How La Niña will shape heat and hurricanes this year

Rickshaw pullers are standing with umbrellas and caps on to get shade from the sun during the countrywide heat wave in Dhaka, Bangladesh, on April 29, 2024.
Heat waves have begun to take hold in Asia as El Nino begins to wane. | Kazi Salahuddin Razu/NurPhoto via Getty Images

Climate change and the outgoing El Niño will likely ignite more weather extremes.

The Pacific Ocean — Earth’s largest body of water — is an engine for weather around the planet, and it’s about to shift gears this year.

The warm phase of the Pacific Ocean’s temperature cycle, known as El Niño, is now winding down and is poised to move into its counterphase, La Niña. During an El Niño year, warm water starts to spread eastward across the surface of the equatorial Pacific. That warm water evaporates readily, adding moisture to the atmosphere and triggering a cascade that alters rainfall, heat waves, and drought patterns across the world.

The current El Niño is among the strongest humans have ever experienced.

It fueled wildfires, droughts, and floods in South America. It bent the jet stream, trapping heat over the southern United States last summer, and ended the year with the warmest winter on record for much of the country. It fueled both heavy rain and extreme dry conditions in southern Africa, killing crops and putting millions at risk of hunger. It heated the world’s oceans to the highest levels ever measured. It raised global temperatures to their tallest peaks scientists have ever recorded.

“The last year has been an amazing year in terms of records set around the world for extreme heat,” said Michael McPhaden, a senior scientist at the National Oceanic and Atmospheric Administration (NOAA).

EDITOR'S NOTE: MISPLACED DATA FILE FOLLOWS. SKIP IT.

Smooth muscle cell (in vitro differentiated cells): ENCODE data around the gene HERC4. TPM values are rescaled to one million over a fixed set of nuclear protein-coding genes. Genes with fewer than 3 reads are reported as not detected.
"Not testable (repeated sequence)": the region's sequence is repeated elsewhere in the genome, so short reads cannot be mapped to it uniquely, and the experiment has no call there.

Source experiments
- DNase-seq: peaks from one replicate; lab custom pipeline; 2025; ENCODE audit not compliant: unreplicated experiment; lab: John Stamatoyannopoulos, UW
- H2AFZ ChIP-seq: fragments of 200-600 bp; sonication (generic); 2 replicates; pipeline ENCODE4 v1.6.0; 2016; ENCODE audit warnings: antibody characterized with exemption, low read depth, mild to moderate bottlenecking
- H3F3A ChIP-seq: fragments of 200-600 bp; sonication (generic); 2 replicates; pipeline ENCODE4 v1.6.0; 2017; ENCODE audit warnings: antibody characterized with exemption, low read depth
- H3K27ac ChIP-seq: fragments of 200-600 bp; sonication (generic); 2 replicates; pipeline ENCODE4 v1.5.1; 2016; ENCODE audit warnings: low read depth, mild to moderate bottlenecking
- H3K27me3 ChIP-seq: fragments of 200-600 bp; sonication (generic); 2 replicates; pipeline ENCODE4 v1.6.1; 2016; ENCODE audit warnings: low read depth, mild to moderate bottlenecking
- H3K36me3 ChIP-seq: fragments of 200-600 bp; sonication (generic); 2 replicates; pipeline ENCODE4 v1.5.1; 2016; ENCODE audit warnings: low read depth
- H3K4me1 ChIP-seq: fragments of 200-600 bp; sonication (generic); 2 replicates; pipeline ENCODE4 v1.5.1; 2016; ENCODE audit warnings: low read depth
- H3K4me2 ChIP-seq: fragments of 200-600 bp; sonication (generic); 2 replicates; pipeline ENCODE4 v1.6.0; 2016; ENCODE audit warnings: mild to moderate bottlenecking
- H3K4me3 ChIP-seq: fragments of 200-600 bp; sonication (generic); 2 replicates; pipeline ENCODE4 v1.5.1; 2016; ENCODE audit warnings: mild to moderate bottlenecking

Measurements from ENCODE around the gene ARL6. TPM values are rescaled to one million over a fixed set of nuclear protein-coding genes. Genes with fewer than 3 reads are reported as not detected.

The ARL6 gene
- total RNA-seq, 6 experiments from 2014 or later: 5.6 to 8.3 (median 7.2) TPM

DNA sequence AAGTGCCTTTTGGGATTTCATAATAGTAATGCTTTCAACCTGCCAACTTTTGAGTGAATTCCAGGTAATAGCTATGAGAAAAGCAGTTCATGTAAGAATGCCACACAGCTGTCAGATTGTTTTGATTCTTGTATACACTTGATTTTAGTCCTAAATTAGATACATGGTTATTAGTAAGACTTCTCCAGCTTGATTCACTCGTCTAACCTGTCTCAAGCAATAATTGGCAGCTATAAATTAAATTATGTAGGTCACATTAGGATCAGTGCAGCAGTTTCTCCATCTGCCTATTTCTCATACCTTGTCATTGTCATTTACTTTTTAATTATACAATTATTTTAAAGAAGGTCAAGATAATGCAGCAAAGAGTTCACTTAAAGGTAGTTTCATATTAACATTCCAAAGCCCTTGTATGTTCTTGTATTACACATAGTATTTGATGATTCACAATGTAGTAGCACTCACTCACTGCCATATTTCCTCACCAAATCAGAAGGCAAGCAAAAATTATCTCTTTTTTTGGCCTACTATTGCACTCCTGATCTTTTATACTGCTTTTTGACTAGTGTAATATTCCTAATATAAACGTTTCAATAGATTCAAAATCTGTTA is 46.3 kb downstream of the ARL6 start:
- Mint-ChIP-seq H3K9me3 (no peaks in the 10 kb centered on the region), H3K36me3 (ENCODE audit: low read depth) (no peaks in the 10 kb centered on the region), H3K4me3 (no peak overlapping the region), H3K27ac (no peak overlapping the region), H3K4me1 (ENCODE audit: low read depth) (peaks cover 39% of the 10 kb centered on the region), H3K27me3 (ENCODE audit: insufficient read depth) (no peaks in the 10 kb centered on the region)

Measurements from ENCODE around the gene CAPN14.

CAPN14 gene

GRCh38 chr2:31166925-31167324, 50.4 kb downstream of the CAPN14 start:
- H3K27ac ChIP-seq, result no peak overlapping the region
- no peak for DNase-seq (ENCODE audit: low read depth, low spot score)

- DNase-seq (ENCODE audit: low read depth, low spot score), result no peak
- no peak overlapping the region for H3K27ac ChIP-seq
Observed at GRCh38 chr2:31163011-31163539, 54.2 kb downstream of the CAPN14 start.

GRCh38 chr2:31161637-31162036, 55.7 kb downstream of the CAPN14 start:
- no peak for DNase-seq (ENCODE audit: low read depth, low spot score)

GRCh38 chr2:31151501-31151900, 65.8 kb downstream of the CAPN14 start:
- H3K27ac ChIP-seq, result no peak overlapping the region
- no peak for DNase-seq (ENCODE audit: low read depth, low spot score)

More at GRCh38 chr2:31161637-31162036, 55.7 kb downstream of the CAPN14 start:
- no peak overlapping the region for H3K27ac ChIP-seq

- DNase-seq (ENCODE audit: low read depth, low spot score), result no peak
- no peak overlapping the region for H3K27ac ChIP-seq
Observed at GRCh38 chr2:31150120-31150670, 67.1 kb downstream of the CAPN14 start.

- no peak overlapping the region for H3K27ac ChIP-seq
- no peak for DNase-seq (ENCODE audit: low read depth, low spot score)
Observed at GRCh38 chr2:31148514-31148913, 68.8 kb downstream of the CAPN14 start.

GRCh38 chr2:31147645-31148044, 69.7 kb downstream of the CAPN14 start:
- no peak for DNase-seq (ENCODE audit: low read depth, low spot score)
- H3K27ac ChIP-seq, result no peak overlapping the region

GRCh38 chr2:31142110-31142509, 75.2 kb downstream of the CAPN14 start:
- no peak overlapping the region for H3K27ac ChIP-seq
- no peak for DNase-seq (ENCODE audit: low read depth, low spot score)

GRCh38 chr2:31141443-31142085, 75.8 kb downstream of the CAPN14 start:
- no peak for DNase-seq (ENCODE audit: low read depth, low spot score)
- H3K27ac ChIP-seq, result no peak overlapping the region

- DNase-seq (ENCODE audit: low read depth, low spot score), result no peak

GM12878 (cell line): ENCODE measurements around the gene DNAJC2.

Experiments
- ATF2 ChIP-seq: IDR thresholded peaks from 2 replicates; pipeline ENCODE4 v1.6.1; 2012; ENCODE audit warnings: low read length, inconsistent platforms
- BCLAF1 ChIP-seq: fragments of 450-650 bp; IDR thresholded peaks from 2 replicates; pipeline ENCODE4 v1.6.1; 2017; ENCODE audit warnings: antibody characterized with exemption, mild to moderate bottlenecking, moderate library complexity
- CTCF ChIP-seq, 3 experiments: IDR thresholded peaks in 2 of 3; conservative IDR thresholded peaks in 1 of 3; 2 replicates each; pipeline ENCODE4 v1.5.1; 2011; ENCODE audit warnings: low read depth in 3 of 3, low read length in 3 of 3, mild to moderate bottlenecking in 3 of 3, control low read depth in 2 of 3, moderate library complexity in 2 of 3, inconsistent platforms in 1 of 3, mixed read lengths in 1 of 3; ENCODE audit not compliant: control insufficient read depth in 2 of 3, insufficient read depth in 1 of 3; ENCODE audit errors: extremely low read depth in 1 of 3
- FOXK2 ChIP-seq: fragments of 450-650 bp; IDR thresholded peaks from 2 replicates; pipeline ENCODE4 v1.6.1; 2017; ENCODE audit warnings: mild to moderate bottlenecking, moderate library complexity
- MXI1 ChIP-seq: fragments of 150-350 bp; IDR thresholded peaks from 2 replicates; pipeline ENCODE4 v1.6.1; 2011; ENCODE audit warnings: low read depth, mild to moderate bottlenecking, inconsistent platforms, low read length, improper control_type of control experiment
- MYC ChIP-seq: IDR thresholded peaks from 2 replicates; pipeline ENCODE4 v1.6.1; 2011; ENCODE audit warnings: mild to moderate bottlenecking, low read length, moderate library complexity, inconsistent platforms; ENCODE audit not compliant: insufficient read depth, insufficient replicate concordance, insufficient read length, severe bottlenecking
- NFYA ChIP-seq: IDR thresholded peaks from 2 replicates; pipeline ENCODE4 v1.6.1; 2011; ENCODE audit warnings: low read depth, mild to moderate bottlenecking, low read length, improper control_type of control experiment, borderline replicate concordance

The periodic swings between El Niño and La Niña, collectively known as the El Niño Southern Oscillation (ENSO), is a natural phenomenon cycling every three to seven years. Over the past year, the El Niño also synced with other natural patterns like the warm phase of the Atlantic Ocean’s temperature cycle, driving thermometers up further. But humanity’s relentless injection of heat-trapping gases into the atmosphere is pushing these changes to greater extremes.

Forecasters now expect that warm water across the Pacific to begin retreating westward, heralding a shift to La Niña. McPhaden said one of the most common definitions of La Niña is when surface water temperatures over a large area of the Pacific drop by at least 0.5 degrees Celsius below the historical average for three months or more. El Niño is typically defined when the same region is a half-degree Celsius hotter.

NOAA projects an 85 percent chance that the ENSO cycle will shift to its neutral phase between April and June 2024, and then a 60 percent chance a La Niña will develop between June and August 2024.

Historically, strong El Niños are followed by short neutral phases, about three to five months, before switching to La Niña. “The handwriting is on the wall with regard to this La Niña,” McPhaden said. “The question is exactly when will it come and how strong will it be?”

It also takes several months between when ENSO changes and when it starts to influence weather. So the warming impact of the outgoing El Niño is likely to persist and could raise global temperatures this year even higher than they were last year if the rising La Niña is weak or moderate. Heat waves are currently baking Southeast Asia, triggering school closures and health warnings.

When La Niña does set in, it will slow and reverse some of the intense weather patterns the world experienced over the past year. But it will also set the stage for more hurricanes in the Atlantic Ocean.

To make this all even more complicated, this is all occurring in a world that’s warmed to the highest levels humans have ever experienced, so it’s not clear yet how far some of these extremes will go.

How La Niña will likely play out in different parts of the world

Though they are on opposite sides of a cycle, the effects of El Niño and La Niña are not quite mirror images of each other. “It’s a bit more complicated than that,” said Pamela Knox, an agricultural climatologist at the University of Georgia Extension.

The specific types of weather impacts also vary by region, but looming shifts in the cycle can help forecasters calculate what kinds of heat, rain, and drought conditions are in store in the coming months. For instance, ENSO makes it easier to predict climate variability in the southeastern US, particularly in cooler months. “We have a pretty strong signal here compared to the central plains,” Knox said.